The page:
Hokies Prepare for Another Tough Nose Guard
Before facing Alabama nose guard Terrence Cody, Virginia Tech center Beau Warren ate a pizza by himself to bulk up. He said he planned to do the same before facing Nebraska nose guard Ndamukong Suh.
Warren and his fellow offensive linemen should have another big task when the No. 13 Hokies (1-1) host No. 19 Nebraska (2-0) on Saturday. The toughest challenge will be subduing the Cornhusker’s man in the middle. It will not be easy.
In two games against Sun Belt Conference opponents, Suh has racked up 12 tackles, with four for loss and 1.5 sacks. He has agility and quickness to make a difference at the line, with rip and swim moves, or behind the play, sometimes hunting down running backs 10 yards downfield.
Asked about blocking a playmaking threat like Suh, Warren said, “You’ve got to prevent him from driving you back but you’ve also got to watch for the rip moves, the swim moves and keeping your base low.”
Suh showed his dynamic ability against the Hokies last year in Nebraska’s 35-30 loss in Lincoln. Suh made six tackles, including one for loss. He provided a tough test for center Ryan Shuman and guards Nick Marshman and Sergio Render.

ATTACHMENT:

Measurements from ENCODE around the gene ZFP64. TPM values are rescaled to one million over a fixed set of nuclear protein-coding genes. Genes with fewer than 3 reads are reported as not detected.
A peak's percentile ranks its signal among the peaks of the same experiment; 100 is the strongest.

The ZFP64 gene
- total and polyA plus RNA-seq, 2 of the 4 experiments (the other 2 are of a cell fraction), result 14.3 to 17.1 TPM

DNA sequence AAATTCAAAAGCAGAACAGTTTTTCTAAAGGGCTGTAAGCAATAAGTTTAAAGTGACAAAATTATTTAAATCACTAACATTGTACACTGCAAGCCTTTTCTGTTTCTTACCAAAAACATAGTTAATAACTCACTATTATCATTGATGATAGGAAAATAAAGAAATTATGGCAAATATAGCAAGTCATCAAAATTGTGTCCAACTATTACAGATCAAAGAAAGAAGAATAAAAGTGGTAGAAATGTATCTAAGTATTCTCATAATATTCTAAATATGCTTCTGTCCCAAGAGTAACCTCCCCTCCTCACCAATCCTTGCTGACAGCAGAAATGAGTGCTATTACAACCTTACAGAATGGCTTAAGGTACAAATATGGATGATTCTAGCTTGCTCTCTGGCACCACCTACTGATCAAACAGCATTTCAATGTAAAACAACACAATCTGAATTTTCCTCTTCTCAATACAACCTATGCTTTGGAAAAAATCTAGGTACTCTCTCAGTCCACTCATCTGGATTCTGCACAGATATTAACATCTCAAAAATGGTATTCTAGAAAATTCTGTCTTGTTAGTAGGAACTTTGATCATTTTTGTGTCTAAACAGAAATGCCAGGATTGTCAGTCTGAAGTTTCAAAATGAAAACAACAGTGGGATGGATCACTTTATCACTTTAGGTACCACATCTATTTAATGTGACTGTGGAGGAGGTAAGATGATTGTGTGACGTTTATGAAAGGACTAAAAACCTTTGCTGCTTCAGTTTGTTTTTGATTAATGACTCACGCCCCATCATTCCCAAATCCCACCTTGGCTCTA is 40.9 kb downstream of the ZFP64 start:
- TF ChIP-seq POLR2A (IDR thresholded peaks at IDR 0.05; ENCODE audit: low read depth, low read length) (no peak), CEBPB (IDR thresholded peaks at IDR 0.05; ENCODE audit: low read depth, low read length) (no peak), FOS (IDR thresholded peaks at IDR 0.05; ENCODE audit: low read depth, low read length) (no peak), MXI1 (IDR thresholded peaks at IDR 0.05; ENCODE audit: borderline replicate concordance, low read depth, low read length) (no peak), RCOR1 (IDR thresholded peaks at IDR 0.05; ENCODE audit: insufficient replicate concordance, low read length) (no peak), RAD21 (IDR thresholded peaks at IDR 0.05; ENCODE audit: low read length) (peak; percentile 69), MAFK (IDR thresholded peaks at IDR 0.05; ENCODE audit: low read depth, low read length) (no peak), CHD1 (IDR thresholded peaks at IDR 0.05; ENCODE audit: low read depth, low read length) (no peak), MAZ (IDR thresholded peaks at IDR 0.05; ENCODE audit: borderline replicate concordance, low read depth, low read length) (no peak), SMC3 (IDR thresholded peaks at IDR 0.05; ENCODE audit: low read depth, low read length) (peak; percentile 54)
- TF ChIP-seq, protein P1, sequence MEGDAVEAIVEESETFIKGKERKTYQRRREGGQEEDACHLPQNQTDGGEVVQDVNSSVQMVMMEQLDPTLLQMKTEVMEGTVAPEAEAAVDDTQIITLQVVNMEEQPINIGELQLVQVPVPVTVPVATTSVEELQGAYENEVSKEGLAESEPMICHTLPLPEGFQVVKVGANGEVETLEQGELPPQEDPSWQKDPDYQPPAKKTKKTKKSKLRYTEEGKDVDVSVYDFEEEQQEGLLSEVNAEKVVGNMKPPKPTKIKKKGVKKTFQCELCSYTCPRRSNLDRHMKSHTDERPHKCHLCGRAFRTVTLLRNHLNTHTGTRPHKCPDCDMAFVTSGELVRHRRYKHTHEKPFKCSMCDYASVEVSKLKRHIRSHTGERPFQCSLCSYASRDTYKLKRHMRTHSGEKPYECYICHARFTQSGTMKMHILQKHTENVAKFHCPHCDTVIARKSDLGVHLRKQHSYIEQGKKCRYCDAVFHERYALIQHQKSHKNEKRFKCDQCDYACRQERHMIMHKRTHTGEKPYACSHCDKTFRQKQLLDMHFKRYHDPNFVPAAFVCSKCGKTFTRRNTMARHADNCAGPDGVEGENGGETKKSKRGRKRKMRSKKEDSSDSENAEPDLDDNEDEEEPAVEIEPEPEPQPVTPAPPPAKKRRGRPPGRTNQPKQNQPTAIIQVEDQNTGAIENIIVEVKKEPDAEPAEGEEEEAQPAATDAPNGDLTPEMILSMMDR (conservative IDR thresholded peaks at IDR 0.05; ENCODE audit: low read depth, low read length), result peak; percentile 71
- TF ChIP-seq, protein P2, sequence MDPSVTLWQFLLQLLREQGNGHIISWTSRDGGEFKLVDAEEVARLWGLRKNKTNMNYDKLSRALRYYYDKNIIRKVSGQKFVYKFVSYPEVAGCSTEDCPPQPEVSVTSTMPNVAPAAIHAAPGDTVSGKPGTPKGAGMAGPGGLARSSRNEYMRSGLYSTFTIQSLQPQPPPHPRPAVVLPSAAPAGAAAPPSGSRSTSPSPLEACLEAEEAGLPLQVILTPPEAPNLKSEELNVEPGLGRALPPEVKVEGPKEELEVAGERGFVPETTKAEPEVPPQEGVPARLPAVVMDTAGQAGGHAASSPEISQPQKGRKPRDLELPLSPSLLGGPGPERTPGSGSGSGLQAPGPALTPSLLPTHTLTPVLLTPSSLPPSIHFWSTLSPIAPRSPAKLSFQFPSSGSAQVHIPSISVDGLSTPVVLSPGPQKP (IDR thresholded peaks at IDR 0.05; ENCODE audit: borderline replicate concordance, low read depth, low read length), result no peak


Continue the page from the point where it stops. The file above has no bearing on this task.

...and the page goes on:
“I got my tail beat,” said Render, who was sick during that game. “I’ll be the first person to tell you that. He put something on me that game.”
Render added, “This game right here is going to be a game I can get back at him.”
In some ways, Nebraska will resemble Alabama. In other ways, there are stark contrasts. Although Virginia Tech will be tasked with blocking another imposing front, there are differences between each team’s defense and both of their nose guards.
At 6 feet 5 and 354 pounds, Cody is a space eater in the middle of a 3-4 defense who attracts blockers and can get a big push up the middle. In third-down passing situations, Cody was typically sidelined to allow the Crimson Tide’s so-called rabbit rushers to take the field.
At 6-3 and 305 pounds, Suh is smaller but is perhaps faster and plays in the Cornhuskers’ 4-3 base defense. His arsenal includes a number of moves that make him an effective pass rusher, as evidenced by his team-leading 7.5 sacks last season. He also was tied for the team lead with two interceptions, both of which he returned for touchdowns.
“One’s a get up the field, get a push guy and one’s a get off the block and make a play guy,” said Curt Newsome, the Hokies’ offensive line coach. “We’ll see when they all get drafted, but everything you see, these guys can be top five picks.”
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